Following a week-long celebration of science at the Intel International Science and Engineering Fair, Intel Corporation and Society for Science & the Public announced the top award winners for 2014.
Nathan Han, 15, Boston, Massachusetts, received top honors with the Gordon E. Moore Award and a USD 75,000 prize. Lennart Kleinwort, 15, Wurzburg, Germany, and Shannon Lee, 17, Singapore, each received an Intel Foundation Young Scientist Award and a USD 50,000 scholarship.
In addition, more than 400 Intel ISEF competitors received scholarships and prizes for innovative research presented at the competition. This included 17 "Best of Category" winners, as well as grants to the winners' schools and their Intel ISEF-affiliated fairs.
Intel ISEF awards included more than USD 5 million in scholarships and prizes.
Nathan Han, 15, of Boston, Massachusetts, won the Gordon E. Moore Award for developing a machine learning software tool to study mutations of a gene linked to breast and ovarian cancer. Using data from publicly available databases, Han examined detailed characteristics of mutations of the BRCA1 tumor suppressor gene, vital in protecting cells from developing cancer, in order to “teach” his software to differentiate between mutations that cause disease and those that do not. His tool exhibits an 81 percent accuracy rate and could be used to more accurately identify cancer threats from BRCA1 gene mutations. Applications for Han’s research extend from identifying specific mutations that cause cancer and other diseases, to advancements in the fields of genomics, bioinformatics and big data. The Gordon E. Moore Award, named in honor of the Intel co-founder and retired chairman/CEO, includes USD 75,000 in scholarship funds.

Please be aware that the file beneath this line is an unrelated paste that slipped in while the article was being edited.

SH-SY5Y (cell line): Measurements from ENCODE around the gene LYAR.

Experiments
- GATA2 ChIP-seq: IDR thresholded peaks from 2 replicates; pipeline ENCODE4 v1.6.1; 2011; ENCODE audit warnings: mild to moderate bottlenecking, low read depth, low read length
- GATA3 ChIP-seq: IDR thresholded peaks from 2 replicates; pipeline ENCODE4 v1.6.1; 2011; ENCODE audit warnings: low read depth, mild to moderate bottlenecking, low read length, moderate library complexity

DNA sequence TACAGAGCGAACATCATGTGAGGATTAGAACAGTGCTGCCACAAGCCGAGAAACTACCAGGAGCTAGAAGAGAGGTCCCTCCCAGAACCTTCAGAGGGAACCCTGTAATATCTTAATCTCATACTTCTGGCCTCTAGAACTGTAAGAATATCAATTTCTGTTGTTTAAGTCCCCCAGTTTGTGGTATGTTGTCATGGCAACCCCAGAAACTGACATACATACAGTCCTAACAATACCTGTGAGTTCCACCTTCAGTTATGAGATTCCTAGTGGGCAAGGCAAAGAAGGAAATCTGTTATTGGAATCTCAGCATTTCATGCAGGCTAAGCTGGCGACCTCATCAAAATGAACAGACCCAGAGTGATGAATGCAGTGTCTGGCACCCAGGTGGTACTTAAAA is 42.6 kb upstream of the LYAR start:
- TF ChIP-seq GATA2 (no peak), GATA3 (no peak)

Runners-up honors went to two individuals named as Intel Foundation Young Scientist Award winners. Each of these students received USD 50,000 in scholarship funds for their ground-breaking projects. Lennart Kleinwort, 15, of Wurzburg, Germany, developed a new mathematical tool for smartphones and tablets that brings capabilities to hand-held devices, previously available only with more sophisticated and expensive computing tools. His app allows users to draw curves, lines and geometric figures on the touch screen and watch the system render them into shapes and equations that can then be manipulated at will. Kleinwort’s software could enable users to perform a wide variety of complicated functions, making mathematics instruction more interesting to students, extending knowledge of mathematics systems, and increasing the potential for new discoveries.
Shannon Lee, 17, of Singapore, developed a novel electrocatalyst that may significantly improve batteries of the future. Researchers have been looking for ways to make rechargeable zinc-air batteries practical, as they offer superior energy storage to lithium ion batteries (with six times the energy density), and are both safer and lighter in weight. Lee found that her activated carbon catalyst, which she made entirely from carbonized Chinese eggplant, greatly outperformed a more sophisticated commercial catalyst in stability and longevity tests, plus offers the added benefits of being environmentally friendly and inexpensive to produce. Lee’s work may have a wide range of applications, such as improving the energy performance of hybrid vehicles.